EVGA ceases production of video cards, no more EVGA GeForce GPUs

EVGA is ending its relationship with NVIDIA

The end of an era.

EVGA has invited members of the tech press to a closed meeting to announce the discontinuation of their graphics card manufacturing. The company has confirmed that it will not launch the GeForce RTX 40 series as well as future series.

EVGA also won’t make cards from competitors, like AMD or Intel. The company has completely stopped making video cards. This decision will stand as long as EVGA has the same CEO, the outlet reports.

The main reason for this decision was a sour relationship with NVIDIA. The company told Gamers Nexus “it’s about respect.” It was a primary decision to sever ties with NVIDIA, not a financial decision.

The company has already made RTX 4090 GPU samples, however, the decision has been made not to go into production, which means the EVGA RTX 40 GPUs simply won’t make it.

EVGA has terminated its relationship with NVIDIA. EVGA will no longer manufacture video cards of any type, citing a sour relationship with NVIDIA as the cause (among other reasons which have been downplayed). EVGA will not be exploring a relationship with AMD or Intel at this time, and the company will be conducting an impending downsizing as it exits the video card market. Customers will still be covered by EVGA’s policies, but EVGA will no longer manufacture RTX or other video cards. The company has already manufactured about 20 EVT samples of EVGA RTX 4090 FTW3 cards, but will not go into production and has killed all active card-related projects, including KINGPIN cards.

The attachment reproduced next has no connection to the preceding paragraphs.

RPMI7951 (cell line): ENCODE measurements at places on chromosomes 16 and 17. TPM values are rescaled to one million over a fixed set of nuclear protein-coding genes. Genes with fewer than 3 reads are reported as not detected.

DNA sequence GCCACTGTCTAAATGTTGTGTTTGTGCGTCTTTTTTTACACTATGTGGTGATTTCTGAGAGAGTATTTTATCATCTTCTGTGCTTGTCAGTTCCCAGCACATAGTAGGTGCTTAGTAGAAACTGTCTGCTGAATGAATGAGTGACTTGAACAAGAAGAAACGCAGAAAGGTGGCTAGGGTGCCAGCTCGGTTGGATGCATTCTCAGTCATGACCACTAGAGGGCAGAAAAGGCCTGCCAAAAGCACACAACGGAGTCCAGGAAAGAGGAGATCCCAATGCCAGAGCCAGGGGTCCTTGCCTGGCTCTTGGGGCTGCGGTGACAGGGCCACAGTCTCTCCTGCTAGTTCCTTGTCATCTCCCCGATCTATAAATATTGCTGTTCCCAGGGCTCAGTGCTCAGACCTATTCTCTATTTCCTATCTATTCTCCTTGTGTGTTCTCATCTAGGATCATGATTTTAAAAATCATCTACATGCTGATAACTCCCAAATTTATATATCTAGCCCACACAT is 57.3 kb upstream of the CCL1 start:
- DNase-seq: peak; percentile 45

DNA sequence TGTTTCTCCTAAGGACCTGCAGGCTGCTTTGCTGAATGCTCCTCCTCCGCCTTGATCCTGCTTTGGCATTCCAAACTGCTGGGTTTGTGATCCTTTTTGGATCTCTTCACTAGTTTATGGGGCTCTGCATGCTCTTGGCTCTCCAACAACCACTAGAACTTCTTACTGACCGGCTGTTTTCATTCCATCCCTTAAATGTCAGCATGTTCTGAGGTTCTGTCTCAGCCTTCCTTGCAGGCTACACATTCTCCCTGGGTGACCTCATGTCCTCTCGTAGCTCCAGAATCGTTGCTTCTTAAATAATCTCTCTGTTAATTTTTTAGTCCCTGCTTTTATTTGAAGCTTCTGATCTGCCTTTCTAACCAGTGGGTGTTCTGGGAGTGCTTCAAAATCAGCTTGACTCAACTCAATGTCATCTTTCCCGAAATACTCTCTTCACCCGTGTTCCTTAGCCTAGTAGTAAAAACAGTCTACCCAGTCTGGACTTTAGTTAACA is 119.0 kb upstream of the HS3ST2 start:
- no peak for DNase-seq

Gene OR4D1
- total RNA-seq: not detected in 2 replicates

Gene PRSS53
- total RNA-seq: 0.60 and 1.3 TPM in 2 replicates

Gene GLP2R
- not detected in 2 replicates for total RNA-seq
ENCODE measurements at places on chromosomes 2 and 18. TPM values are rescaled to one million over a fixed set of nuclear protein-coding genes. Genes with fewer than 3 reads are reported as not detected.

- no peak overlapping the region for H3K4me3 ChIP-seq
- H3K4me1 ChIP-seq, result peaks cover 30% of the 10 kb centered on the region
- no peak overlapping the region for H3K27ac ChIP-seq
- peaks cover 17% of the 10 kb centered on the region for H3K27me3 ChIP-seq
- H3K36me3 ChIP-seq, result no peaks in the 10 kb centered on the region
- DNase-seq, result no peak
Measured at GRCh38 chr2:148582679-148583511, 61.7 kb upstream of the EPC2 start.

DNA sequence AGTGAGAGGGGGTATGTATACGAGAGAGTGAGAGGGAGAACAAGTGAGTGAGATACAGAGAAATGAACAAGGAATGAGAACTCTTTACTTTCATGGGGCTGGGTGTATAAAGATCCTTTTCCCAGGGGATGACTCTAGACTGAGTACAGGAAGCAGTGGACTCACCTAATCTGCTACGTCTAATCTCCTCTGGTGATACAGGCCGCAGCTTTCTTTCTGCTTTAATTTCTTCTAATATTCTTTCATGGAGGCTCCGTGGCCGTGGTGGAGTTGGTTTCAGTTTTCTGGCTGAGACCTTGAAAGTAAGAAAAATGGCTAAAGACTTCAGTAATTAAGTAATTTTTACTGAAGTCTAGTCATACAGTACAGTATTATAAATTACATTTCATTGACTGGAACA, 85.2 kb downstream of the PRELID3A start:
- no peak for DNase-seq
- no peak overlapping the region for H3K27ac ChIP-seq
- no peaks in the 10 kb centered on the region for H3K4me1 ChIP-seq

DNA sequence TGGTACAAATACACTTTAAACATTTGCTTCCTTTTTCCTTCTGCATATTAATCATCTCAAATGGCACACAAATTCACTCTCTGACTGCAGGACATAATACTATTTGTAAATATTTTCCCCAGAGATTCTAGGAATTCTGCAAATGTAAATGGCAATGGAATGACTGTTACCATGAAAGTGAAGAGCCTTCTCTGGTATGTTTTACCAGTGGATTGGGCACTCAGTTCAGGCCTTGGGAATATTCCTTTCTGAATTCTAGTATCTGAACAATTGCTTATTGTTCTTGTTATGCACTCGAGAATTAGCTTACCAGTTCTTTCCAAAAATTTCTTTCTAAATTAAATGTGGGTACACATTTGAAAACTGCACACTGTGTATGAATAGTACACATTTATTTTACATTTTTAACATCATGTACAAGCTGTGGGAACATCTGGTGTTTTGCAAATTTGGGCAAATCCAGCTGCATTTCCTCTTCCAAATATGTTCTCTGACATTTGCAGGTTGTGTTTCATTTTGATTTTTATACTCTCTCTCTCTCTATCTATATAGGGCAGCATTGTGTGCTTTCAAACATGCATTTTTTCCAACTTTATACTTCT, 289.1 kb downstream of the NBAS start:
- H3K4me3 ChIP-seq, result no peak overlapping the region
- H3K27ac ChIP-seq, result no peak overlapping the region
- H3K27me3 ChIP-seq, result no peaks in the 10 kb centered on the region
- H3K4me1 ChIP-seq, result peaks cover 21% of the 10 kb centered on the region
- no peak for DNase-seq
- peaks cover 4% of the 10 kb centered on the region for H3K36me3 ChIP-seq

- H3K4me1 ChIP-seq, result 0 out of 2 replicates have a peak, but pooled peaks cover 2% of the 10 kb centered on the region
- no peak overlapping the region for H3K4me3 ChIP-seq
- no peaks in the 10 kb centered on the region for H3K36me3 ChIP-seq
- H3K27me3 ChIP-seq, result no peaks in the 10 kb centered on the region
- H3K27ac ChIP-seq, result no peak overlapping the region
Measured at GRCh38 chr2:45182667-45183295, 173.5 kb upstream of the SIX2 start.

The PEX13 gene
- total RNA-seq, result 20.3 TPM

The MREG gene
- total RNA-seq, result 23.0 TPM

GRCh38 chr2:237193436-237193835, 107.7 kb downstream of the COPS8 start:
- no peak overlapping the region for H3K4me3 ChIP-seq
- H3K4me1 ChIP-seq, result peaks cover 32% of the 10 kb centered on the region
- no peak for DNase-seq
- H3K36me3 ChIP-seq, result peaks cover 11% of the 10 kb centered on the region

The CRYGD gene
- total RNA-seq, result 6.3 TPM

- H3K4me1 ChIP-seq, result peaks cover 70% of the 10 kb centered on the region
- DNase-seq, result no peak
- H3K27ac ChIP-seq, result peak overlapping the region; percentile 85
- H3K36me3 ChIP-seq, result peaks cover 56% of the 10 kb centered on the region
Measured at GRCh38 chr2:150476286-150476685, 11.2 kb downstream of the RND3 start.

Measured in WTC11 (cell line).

—Andrew Han, CEO of EVGA

Up to 75% of EVGA’s revenue came from NVIDIA GPUs alone, so the decision to sever ties with NVIDIA was not easy and marks an important moment for the company. However, EVGA will continue to sell its existing GeForce RTX 30 GPUs and support the series.

NVIDIA has already provided a short statement, as reported Tae Kim:

We’ve had a great partnership with EVGA over the years and will continue to support them on our current generation of products. We wish Andrew and our friends at EVGA all the best.

— NVIDIA Spokesperson

EVGA’s decision appears final, but it could be a critical lesson for NVIDIA to change its stance toward board partners. There are also concerns about whether EVGA’s decision was the right one, particularly not to pursue partnerships with other GPU vendors.

Source: EVGA, research Jon Peddie

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